But jealousy, hindsight, and nationalism have conspired in the form of FIFA and UEFA to rob children of their right to have access to that world class education. Yesterday, FIFA and UEFA announced that there will soon be a rule that will forbid anyone under the age of 18 from signing a professional contract outside of their home country. Imagine an agreement made by world tennis that forced youth to only play tennis in their home country. Imagine an agreement made by some educational governing body that would deny children the right to attend university outside of their home country, just because they aren’t 18. This proposal stinks, it’s bad for clubs, it’s bad fot players, and it’s bad for world football.

Clubs like Barcelona have always been angry that Arsenal “steal” their young talent, develop them, and sell them back on the market for hundreds of times the value that Arsenal paid for them. But it wasn’t theft, because teams like Arsenal take extraordinary risks bringing a 16 year old into the academy. Risks that Barcelona admitted they wouldn’t have taken. Since Arsenal took the risks, since they played Cesc when he was just 16, they deserve the reward.

The player too took a risk, he left the comfort of his homeland, learned another language, braved the English weather, the food, the Martin Taylor’s, and came to a club with just the slim promise of maybe playing football — if he worked hard enough to warrant it. It’s only jealous hindsight that a team like Barca would be angry over the signing of Cesc Fabregas; after all, if they wanted to take those risks, they could have signed him. So, FIFA and UEFA are hoping this proposal will pass by playing up clubs’ jealousy and hindsight.

But, in order to get the fans on board and in order to get each country’s national directors of football on board, they are also wrapping this whole disgusting proposal in the tattered flag of nationalism. What a disgrace; dragging the corpse of England’s Euro 2008 campaign out as the example of the system gone awry. Who cares what England did or didn’t do in Euro 2008? Is it because some fans and directors need to wrap themselves in the Union Jack, paint their faces with St. George’s Cross, and re-live some nationalistic dream of beating the “dirty huns” or the “Japs?” Is that why they are susceptible to the way this plan holds promoting “national football” out as the goal?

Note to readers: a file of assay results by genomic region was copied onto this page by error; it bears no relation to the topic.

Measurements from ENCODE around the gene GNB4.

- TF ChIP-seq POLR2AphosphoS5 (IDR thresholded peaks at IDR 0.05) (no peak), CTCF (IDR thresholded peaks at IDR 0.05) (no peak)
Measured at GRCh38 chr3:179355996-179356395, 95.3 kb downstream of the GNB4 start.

This is not about how well your national will team do. FIFA and UEFA don’t give a rat’s ass how well a particular team does. What they care about is enriching their coffers at the expense of club football. That’s what this is about; glorifying FIFA at the expense of club football and club football players. They see the wealth generated by the multicultural, multinational corporation that is the EPL and are using everything in their power to destroy that in order to put “national” football back in the driver’s seat. They want their piece of the pie back.

What will the outcome of this fevered plan be? I suspect that nations with well developed footballing schools will get immeasurably better and nations without such schools, immeasurably worse. The rich will get richer, the poor poorer. FIFA and UEFA don’t care, as long as they get richer.

Brazilian children who have little hope to escape the poverty of their homeland will be stripped of the hope of a great education at a team like Arsenal. American children will certainly get worse; having to play in “challenger leagues” here, or hold out hope to go to college and play college ball. This scenario will be repeated over and over again in small countries with underdeveloped football infrastructure.

In short, world footballing opportunities just got worse, not better. Make no mistake, national teams will suffer as well because players get better as they are introduced to a diversity of playing and teaching styles and forcing kids to play one way, with the other kids they grew up with is stultifying to say the least. I hate to sound like George W. Bush, but freedom is what’s best for the players, the clubs, and ultimately the national team and this proposal is authoritarianism at it’s worst.

Let’s all hope that some 16 year old brings a law suit as soon as this plan is implemented, because there’s no court in the world that would uphold such a ridiculous proposal.